Wednesday, September 28, 2011

Sunset over Dubbo, central New South Wales.

Checked to line for a week, and flown a total of 2 sectors! I was meant to be doing an overnight tomorrow night to Armidale, however i'm now operating as the safety first officer for a new hire doing their first flight. So the jumpseat it is!

I did however have my first cyclic in the simulator, which straight after my check was an intense week. It involved an engine failure at v1 on a pretty average night weatherwise out of Townsville. The take-off to the south has some pretty high terrain and therefore there is a company procedure, which was at 1DME TL, turn 100 till 6DME or 2000ft, whichever comes first and then track outbound on track 030 till lowest safe altitude or radar assigned level. I requested 3600ft which was the 10nm minimum safe altitude and in the northeastern sector it was 3000ft.

Once we did our checklists and secured the dead engine, i requested direct tracking to NIKKY waypoint which is the inital fix on the VOR 19 approach. Normally i would do an RNAV however there was a RAIM outage for the time that we were departing. (Means that using the FMS for an approach would have produced flags, resulting in a one engine missed approach)

We did 3 holding patterns at NIKKY, to confirm the approach checklists were done, the cabin was secured, the briefings complete and that both pilots were satisfied that we were in a safe configuration and understanding to commence the approach. The VOR to TL must be handflown once the gear is put down, as per company SOP's. I configured at 11DME to be configured an stable by 8DME which is the final approach fix. From there is was a matter of crew co-ordination and flying to get the plane down. We landed safely and the exercise was over.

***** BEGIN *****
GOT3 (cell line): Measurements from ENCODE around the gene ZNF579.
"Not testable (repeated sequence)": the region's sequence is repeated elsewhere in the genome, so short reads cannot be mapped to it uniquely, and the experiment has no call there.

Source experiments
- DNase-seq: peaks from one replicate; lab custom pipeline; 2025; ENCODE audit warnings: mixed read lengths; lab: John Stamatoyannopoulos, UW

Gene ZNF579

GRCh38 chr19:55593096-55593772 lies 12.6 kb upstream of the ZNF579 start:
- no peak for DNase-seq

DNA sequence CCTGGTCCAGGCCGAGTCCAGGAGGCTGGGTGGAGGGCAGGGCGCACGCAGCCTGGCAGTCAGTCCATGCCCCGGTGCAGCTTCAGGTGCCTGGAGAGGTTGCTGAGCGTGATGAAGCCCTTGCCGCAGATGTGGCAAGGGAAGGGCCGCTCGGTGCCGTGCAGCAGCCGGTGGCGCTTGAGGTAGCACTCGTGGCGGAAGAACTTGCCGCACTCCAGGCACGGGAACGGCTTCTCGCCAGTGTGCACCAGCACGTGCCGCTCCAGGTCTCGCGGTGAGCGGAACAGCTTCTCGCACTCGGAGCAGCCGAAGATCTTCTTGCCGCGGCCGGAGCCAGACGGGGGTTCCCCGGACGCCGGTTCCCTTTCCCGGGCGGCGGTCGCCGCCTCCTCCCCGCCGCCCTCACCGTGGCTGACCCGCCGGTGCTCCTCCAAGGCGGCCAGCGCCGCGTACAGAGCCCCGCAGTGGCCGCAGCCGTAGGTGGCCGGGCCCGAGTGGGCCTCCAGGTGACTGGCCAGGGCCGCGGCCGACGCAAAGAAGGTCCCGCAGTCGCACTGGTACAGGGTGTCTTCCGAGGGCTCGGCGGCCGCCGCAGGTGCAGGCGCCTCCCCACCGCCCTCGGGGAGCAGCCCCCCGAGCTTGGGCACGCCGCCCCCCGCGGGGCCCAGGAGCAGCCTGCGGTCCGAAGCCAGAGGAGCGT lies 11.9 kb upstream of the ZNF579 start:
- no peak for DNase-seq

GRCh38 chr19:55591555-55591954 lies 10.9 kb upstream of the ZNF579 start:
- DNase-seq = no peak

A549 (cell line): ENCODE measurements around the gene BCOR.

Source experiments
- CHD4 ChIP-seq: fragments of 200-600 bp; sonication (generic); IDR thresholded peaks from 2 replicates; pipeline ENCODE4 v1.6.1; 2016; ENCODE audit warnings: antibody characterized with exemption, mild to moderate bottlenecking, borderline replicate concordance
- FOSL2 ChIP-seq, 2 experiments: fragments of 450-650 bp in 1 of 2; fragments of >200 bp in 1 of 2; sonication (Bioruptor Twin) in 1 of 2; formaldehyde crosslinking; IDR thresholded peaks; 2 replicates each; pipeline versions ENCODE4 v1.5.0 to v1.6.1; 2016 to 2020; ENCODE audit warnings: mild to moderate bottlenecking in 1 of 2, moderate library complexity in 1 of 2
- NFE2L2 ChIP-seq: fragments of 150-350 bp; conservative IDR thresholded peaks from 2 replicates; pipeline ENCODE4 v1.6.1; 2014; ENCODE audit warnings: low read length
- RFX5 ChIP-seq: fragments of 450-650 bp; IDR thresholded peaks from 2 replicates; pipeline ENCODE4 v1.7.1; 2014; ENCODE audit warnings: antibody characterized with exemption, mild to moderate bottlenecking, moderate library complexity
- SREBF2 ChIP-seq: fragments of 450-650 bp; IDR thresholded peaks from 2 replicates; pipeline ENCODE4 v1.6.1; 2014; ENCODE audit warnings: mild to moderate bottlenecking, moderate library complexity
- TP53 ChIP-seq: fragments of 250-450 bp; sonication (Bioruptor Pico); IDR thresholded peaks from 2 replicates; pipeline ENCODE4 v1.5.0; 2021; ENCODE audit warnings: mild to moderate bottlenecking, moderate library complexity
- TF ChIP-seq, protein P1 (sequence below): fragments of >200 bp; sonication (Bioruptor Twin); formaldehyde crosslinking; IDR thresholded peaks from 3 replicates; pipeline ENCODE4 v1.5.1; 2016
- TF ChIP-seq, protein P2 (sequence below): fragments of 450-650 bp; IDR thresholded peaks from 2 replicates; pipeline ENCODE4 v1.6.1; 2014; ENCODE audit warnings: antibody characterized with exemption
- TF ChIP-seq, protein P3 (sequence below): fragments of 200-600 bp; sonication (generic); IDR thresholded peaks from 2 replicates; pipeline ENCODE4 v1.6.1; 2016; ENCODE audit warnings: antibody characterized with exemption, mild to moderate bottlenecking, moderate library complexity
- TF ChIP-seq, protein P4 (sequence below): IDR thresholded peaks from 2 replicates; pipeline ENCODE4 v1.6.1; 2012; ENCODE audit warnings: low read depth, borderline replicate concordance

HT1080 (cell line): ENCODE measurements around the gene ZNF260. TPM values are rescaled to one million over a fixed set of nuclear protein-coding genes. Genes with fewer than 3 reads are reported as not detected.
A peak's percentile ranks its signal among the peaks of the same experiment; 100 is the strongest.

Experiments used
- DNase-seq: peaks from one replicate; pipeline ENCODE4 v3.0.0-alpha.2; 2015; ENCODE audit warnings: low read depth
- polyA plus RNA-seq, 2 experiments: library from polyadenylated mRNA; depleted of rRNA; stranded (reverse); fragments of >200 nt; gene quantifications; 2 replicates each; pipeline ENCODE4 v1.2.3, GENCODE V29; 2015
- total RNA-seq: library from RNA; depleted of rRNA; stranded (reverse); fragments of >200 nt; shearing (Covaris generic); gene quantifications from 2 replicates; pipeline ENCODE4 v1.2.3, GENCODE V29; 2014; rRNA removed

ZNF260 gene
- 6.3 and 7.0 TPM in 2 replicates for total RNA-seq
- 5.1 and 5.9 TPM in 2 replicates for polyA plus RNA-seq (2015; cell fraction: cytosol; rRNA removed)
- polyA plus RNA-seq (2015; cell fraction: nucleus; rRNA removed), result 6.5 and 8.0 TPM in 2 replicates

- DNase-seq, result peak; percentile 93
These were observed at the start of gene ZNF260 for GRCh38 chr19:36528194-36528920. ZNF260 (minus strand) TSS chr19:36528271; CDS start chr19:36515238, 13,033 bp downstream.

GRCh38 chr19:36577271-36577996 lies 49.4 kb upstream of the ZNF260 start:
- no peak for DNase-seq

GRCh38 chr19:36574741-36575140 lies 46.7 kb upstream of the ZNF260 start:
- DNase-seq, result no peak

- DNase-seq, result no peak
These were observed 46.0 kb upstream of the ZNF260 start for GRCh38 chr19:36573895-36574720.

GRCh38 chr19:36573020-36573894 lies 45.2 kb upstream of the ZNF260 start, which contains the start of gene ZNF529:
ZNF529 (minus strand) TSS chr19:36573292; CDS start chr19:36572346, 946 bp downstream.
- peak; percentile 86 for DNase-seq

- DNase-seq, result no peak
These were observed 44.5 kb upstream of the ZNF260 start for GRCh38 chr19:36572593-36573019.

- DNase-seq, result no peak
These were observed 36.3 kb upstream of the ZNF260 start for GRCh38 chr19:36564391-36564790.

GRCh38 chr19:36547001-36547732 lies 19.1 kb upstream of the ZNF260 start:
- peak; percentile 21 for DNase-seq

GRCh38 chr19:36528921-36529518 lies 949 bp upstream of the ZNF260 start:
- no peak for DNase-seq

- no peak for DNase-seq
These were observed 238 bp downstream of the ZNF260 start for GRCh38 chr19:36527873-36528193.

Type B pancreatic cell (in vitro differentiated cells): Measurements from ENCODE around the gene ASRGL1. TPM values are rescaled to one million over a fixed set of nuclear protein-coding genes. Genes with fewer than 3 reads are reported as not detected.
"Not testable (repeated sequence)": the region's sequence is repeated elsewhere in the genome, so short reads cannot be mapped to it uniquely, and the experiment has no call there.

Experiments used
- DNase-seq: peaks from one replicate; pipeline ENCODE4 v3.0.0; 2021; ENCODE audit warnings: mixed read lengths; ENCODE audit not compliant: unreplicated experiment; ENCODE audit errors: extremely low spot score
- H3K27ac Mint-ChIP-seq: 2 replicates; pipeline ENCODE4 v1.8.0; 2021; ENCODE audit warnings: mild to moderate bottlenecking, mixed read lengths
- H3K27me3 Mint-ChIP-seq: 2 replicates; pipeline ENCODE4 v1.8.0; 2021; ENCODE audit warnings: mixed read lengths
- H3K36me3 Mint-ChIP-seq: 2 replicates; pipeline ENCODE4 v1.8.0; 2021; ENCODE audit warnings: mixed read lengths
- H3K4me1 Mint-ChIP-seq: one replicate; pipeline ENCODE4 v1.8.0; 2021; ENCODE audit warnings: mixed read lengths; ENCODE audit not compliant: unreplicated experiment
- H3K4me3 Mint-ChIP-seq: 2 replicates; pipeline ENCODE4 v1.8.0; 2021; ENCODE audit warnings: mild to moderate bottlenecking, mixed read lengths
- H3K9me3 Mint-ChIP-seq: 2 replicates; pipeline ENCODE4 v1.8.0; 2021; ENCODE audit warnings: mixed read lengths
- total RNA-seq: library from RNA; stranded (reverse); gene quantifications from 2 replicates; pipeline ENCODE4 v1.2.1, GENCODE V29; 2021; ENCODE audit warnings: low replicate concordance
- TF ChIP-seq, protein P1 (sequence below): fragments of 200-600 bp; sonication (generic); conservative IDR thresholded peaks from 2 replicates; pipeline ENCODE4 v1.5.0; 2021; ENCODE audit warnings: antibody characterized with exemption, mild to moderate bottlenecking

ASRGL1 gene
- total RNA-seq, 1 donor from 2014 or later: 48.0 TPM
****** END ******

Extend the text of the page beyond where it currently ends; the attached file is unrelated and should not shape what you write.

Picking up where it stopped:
The next event was by the captain into Cairns, doing an 15nm DME arc arrival 15 ILS. Handflown with a pressurisation fault and roll control fault. All handled well. After our break it was time to get back into it.

Next was an uncontrolled engine fire on descent into Tamworth. Again the associated drills and checklists were done, it was time to get the plane on the ground and simulate a mock evacuation. Shortly after we had to do some bad weather circling approaches at night, which are always challenging. My excercise was all engines operation, so i could use the autopilot. The captain on one engine had to handfly his, not easy, and his involved a missed approach from 300ft.

So 4 hours later we emerged absolutely tired and mentally exhausted, but good to fly the line for another 3 months till the next check. It was a good experience and despite it being stressful and hard, you have to consider the sim as a day at work with abnormal operations and just deal with the problems that occur, as you would the real aeroplane if you were flying on the line. It was good to see that my procedures and drills for abnormal operations were better and more understood than when i was doing endorsement training in the sim nearly 3 months ago.


Thursday, September 22, 2011

Hello, hi, welcome, ahoy - i am still alive. I do apologise for a severe lack of posting of recent times, but it was due a few reasons, one massive problem, which i would rather not delve into on the online community, but overall, its been a fairly stressful few months, and finally, after almost 5 months since my induction, ground school, simulator training, i am finally - CHECKED TO LINE! (watch out unsuspecting captains)